More testing would be even fairer, writes Lemov. In England, students take subject-specific tests in a variety of subjects they choose allowing more opportunities to show readiness for further learning.


He also suggests empowering parents with data. Tell parents how their child's grade compares to the class average. "Does 'emerging mastery' mean a warning light is flashing for my 3rd grader?" (Yes, it does.)


"The idea that lower standards are an equity win" is foolish and dangerous, Lemov writes. "Equity means ensuring that each child has the fullest opportunity to reach the highest possible standards in a fair way."


Americans need to "overcome our fear that competition and stress will hurt young people," he argues. "While we don’t want to create a pressure cooker for our youth, being able to handle stress, challenge, and competition is a valuable skill for creating a life of meaning."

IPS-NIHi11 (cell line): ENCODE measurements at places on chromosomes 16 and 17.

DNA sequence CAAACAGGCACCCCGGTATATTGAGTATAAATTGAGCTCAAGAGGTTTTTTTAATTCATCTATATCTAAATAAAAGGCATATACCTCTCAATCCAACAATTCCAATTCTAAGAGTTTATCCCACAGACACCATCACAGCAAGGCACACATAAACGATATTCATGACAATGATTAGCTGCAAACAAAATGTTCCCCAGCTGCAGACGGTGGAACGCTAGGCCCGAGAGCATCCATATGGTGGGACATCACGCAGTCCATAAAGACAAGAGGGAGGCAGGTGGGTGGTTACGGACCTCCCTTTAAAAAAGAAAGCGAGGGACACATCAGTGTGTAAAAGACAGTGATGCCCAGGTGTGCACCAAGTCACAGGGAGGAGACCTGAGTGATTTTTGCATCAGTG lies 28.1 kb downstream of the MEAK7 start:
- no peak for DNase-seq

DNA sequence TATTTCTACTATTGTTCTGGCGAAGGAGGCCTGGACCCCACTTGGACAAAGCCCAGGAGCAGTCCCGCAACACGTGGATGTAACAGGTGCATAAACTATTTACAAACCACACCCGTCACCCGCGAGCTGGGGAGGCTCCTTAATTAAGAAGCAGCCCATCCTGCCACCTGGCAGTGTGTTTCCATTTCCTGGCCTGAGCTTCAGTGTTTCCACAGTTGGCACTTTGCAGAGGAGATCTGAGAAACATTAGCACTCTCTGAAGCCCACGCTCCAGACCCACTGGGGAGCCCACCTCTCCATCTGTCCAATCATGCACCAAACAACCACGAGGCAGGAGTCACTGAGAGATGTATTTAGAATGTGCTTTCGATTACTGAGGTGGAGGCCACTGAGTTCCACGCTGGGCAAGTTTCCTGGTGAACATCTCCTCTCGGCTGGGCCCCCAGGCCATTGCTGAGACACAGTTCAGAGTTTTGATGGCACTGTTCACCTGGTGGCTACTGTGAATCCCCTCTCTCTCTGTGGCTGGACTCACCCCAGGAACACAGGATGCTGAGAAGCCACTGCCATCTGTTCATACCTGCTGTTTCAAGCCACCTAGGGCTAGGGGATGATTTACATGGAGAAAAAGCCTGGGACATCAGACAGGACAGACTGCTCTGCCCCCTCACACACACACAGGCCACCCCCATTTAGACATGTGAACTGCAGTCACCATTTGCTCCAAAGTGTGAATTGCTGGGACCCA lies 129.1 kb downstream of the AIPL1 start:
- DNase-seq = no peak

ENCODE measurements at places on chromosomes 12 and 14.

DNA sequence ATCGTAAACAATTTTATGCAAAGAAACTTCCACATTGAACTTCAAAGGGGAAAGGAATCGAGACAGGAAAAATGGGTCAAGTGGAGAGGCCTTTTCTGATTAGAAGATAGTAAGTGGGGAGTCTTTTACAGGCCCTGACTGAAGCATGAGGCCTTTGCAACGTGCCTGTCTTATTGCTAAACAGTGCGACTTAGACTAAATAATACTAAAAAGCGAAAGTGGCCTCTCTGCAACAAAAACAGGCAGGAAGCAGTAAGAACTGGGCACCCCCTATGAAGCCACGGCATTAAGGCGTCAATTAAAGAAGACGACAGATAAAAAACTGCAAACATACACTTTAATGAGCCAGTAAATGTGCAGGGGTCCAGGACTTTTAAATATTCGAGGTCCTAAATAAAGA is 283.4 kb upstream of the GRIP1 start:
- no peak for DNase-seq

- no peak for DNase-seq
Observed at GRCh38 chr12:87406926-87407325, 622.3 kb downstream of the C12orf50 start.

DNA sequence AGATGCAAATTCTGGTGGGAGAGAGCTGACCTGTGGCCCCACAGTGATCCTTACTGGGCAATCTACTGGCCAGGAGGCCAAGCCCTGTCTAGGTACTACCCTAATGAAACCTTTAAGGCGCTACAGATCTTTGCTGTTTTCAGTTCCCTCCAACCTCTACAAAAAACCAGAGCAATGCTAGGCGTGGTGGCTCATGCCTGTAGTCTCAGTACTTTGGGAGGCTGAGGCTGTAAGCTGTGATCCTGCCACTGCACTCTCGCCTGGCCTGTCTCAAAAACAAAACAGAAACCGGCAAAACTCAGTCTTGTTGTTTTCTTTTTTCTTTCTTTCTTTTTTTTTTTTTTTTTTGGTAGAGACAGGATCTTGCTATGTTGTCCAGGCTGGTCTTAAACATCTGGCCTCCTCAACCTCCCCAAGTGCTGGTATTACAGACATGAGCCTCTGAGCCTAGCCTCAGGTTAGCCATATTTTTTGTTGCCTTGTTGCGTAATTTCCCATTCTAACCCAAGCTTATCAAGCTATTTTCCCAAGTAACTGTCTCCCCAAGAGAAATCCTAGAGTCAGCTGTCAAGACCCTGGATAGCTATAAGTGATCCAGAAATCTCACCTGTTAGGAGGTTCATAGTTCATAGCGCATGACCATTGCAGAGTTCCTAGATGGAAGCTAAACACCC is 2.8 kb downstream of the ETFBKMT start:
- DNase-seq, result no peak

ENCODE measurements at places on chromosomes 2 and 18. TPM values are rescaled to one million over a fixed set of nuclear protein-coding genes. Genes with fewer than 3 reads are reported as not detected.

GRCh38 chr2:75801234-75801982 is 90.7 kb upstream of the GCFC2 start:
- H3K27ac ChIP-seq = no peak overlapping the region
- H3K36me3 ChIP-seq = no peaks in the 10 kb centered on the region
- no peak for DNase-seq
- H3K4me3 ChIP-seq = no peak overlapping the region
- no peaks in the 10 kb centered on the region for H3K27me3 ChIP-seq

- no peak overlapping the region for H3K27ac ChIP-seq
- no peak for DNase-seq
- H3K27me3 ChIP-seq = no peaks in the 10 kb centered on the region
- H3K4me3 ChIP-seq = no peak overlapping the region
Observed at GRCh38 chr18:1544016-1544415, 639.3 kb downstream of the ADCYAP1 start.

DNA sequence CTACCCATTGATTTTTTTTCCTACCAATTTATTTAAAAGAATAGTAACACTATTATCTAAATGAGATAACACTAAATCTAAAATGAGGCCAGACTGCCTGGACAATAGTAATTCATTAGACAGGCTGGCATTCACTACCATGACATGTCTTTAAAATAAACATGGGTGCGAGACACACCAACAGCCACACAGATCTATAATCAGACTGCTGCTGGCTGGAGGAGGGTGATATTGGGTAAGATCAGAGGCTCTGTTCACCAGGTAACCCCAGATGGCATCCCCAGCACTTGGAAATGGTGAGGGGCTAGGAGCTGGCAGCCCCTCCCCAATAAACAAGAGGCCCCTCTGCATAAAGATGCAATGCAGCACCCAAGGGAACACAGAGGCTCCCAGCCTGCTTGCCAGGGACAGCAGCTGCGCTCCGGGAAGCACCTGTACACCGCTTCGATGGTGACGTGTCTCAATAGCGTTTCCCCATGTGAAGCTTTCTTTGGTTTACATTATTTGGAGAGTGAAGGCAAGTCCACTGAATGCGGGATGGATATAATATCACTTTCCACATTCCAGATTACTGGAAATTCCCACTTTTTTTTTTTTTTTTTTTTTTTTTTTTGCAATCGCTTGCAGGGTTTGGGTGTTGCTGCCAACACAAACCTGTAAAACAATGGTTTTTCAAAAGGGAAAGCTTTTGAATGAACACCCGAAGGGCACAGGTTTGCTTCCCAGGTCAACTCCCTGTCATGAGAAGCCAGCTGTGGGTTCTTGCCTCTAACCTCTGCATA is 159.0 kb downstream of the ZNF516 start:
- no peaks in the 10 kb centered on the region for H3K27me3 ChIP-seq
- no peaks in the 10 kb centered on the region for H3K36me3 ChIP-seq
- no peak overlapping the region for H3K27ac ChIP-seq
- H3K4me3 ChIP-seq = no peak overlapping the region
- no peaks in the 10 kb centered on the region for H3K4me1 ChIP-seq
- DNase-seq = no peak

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10 comentários


Bruce Smith
Bruce Smith
27 de out. de 2023

Remember, today's SAT is an absurdly weak test, compared with that before 1995. For your comparative education, check out its blueprint (weak Algebra II [see page 133 and following in https://satsuite.collegeboard.org/media/pdf/test-specifications-redesigned-sat-1.pdf] in comparison with the syllabus content for China's Gaokao (calculus: https://www.quora.com/What-are-the-list-of-topics-of-the-Gaokao-exam-in-math-and-science), Japan's Common Test for University Admissions (no science section in the SAT, vs the testing of higher physics in Senta: https://en.wikipedia.org/wiki/National_Center_Test_for_University_Admissions ), South Korea's College Scholastic Ability Test (https://leapscholar.com/blog/korean-sat-exam-csat-overview-syllabus-difficulty-level/), or that of any similarly competing nation in East Asia.